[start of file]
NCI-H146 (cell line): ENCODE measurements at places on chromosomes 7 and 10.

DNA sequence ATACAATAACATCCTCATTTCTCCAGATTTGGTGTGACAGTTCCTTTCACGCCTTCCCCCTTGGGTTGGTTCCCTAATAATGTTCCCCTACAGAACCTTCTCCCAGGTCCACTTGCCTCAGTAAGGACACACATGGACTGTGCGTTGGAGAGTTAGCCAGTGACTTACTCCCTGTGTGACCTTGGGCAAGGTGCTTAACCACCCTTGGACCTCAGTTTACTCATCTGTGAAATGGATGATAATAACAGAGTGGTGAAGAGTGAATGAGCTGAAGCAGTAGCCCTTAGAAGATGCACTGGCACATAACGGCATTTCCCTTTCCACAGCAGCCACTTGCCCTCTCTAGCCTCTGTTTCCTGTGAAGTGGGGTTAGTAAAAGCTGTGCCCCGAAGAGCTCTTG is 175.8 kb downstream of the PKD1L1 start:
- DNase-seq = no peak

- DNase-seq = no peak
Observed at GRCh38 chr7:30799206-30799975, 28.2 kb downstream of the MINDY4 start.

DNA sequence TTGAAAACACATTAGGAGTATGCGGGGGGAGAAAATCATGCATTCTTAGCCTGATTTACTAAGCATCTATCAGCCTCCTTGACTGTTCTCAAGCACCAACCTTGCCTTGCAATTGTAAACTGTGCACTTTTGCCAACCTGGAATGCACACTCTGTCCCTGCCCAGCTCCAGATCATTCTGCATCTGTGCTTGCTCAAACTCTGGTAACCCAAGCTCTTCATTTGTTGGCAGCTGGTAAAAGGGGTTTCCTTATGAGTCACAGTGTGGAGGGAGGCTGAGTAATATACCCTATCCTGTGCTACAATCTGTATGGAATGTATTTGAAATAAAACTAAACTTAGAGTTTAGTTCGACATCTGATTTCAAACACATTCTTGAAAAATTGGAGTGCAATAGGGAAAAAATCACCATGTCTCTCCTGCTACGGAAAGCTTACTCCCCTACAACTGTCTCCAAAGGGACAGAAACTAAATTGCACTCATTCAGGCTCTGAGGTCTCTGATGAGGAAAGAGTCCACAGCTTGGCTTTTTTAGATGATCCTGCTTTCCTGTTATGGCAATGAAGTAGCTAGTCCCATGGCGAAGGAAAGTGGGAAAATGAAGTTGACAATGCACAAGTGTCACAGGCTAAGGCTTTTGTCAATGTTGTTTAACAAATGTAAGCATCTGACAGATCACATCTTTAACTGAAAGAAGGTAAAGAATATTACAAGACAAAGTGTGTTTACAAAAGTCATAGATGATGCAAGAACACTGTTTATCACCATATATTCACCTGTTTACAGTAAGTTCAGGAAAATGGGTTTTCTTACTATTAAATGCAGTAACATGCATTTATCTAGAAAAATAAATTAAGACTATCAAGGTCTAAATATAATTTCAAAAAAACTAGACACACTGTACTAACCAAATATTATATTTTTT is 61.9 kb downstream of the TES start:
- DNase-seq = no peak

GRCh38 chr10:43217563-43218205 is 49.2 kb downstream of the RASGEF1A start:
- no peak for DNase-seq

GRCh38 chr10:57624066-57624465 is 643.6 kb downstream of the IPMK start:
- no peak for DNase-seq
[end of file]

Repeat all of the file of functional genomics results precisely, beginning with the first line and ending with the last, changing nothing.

NCI-H146 (cell line): ENCODE measurements at places on chromosomes 7 and 10.

DNA sequence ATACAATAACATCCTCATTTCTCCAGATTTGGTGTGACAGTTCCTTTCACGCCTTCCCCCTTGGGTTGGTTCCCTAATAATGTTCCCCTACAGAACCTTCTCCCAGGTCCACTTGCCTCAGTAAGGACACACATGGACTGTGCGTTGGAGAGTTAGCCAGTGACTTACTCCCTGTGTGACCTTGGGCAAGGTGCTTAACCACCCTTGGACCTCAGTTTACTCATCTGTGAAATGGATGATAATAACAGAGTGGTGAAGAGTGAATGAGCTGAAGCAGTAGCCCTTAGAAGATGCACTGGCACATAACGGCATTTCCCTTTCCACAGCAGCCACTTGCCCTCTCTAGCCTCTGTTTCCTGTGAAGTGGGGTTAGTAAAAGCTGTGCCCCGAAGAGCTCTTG is 175.8 kb downstream of the PKD1L1 start:
- DNase-seq = no peak

- DNase-seq = no peak
Observed at GRCh38 chr7:30799206-30799975, 28.2 kb downstream of the MINDY4 start.

DNA sequence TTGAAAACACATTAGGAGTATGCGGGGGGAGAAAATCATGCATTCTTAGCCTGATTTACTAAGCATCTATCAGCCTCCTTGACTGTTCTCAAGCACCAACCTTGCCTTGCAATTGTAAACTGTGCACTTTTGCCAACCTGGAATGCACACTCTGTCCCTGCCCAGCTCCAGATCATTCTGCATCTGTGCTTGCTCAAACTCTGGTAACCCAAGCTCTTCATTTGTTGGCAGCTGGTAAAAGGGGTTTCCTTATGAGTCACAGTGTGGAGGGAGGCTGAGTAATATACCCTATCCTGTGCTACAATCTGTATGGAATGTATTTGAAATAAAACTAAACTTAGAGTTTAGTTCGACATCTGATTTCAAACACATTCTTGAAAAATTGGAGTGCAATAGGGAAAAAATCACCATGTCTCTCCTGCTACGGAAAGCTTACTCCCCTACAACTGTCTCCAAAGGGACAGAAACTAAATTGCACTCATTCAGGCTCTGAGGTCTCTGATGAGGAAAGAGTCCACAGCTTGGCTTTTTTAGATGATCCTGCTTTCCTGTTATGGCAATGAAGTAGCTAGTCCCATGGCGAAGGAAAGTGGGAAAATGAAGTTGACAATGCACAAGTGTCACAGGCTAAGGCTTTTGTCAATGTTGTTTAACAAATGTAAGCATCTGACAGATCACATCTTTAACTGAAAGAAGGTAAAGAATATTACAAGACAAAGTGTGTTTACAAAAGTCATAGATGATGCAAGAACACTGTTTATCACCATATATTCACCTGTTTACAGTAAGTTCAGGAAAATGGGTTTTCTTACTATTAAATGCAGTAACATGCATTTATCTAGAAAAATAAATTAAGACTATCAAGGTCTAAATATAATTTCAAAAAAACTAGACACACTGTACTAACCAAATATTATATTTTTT is 61.9 kb downstream of the TES start:
- DNase-seq = no peak

GRCh38 chr10:43217563-43218205 is 49.2 kb downstream of the RASGEF1A start:
- no peak for DNase-seq

GRCh38 chr10:57624066-57624465 is 643.6 kb downstream of the IPMK start:
- no peak for DNase-seq